We have felt that the Czech teachers need something more than just information about the variety of project types complemented by the recommendations for the best methods. In the situation when there is only a little chance to involve significant amount of teachers in the project work training aiming at reaching the best project quality, we decided to promote our activities also by other means. We have tried to provide the innovators among teachers with the free tool for designing such lessons, which completely meet all the stated requirements for the modern emerging practices. This is WebQuest.cz.
What is WebQuest?
It is evident from the definition that the WebQuest is a special kind of project strongly supported by the technology. Depending on its content it could belong to several categories in our Projects Taxonomy – 2.4. Telefieldtrips, 3.1. Information Searches, 3.6. Simulations – and maybe even more (see the linked description). The main difference to the common ESP or Comenius international projects is in its independence on workmates out of the school. The project activity here is based mostly on the cooperation inside the classroom using information from the recommended sources outside. It is initiated and guided by the teacher. The WebQuest implementing teacher doesn’t necessarily need to be the same person as the author. One of the positive principles behind is the altruism of the authors. The big majority of WebQuests is published on the Internet for the disposal of all teachers. The considerable part of the tasks connected with the WebQuest implementation could be done by mobile devices – the main theme of the conference.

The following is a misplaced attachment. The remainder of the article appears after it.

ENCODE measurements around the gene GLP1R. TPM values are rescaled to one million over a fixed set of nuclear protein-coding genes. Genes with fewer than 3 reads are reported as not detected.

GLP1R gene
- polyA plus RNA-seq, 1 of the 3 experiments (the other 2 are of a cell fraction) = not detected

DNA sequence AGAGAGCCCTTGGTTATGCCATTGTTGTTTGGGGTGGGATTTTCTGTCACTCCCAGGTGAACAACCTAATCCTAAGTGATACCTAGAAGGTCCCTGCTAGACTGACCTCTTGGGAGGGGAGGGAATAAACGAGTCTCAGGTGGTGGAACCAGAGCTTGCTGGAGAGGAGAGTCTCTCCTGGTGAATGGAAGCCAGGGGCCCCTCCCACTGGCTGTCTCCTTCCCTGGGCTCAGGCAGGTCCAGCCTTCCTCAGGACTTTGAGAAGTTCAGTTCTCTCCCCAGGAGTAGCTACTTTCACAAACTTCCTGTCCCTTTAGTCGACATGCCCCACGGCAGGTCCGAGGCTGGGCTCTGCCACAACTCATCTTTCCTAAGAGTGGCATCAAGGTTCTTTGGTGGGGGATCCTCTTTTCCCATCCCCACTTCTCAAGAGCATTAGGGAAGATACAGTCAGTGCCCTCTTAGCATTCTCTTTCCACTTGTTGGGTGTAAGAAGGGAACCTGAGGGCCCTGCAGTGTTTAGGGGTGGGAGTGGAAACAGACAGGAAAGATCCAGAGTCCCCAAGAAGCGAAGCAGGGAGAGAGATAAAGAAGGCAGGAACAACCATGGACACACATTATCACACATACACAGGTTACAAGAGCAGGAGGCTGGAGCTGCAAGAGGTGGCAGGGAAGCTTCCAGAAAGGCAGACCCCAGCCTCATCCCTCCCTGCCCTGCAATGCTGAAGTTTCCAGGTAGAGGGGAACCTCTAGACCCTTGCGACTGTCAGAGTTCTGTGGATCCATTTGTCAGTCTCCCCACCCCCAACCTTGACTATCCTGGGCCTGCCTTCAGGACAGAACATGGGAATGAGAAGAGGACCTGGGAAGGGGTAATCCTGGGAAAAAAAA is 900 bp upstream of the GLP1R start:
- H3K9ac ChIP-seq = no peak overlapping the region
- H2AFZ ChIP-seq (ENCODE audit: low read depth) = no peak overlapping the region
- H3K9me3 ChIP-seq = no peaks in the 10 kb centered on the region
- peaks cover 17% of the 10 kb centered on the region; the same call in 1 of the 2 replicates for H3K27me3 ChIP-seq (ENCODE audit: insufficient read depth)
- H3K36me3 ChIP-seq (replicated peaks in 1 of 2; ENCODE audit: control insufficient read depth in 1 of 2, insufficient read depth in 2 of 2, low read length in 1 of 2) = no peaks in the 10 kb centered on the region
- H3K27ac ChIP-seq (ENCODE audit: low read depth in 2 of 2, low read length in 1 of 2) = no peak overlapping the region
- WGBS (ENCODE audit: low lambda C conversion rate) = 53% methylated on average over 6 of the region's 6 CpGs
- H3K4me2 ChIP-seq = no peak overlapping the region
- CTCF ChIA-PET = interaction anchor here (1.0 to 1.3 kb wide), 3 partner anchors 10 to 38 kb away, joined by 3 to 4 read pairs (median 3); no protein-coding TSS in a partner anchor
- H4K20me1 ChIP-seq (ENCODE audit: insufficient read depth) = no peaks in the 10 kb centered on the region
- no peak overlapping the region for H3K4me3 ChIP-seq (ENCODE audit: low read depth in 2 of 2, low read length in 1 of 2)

It is possible to consider the WebQuest as the modern form of a traditional lesson. But it is important to keep in mind that it is not the same. The difference corresponds to the difference between the instructivist and constructivist approach. The task behind WebQuest must initiate the individual activity, often in cooperation with classmates. This principle needs to be somehow embedded in the assignment. To succeed here and to fulfill the educational goals at the same time is the heavy duty of the innovatively thinking teachers. Not only students, but also the teachers need some kind of guidance in this heavy work. This is what they can get through the well-proposed didactical background of the WebQuest theory.
The following table shows the recommended theoretical structure of the WebQuest based on the original materials developed by Bernie Dodge and Tom March in middle 90’s (see also the online Materials for Teachers below).
The purpose of this section is to both prepare and hook the reader. The student is the intended audience.
The task focuses learners on what they are going to do - specifically, the culminating performance or product that drives all of the learning activities.
This section outlines how the learners will accomplish the task. Description includes clear steps and tools for organizing information.
Links to recommended usable online materials or other sources (in simple cases it could be incorporated in the previous section).
This section describes the evaluation criteria needed to meet performance and content standards.
The conclusion brings closure and encourages reflection.
The teacher page includes information to help other teachers implement the WebQuest, including: target learners, standards, notes for teaching the unit, and, in some cases, examples of student work.
Each section in the structure is created by the author in the form of the text article often with links and graphic. For that reason most of the already developed WebQuests have been realized in the form of static Web pages. A huge amount of tools and theoretical materials helping the authors to design a good WebQuests can be found on the Web. Here is the selection from the resources:
· Main WebQuest portal – edited by Bernie Dodge
· WebQuests & more – special section of the server Ozline.com edited by Tom March
· The WebQuest Page – original server at
· InstantWebquest – specialized free content management system for a quick WebQuest publication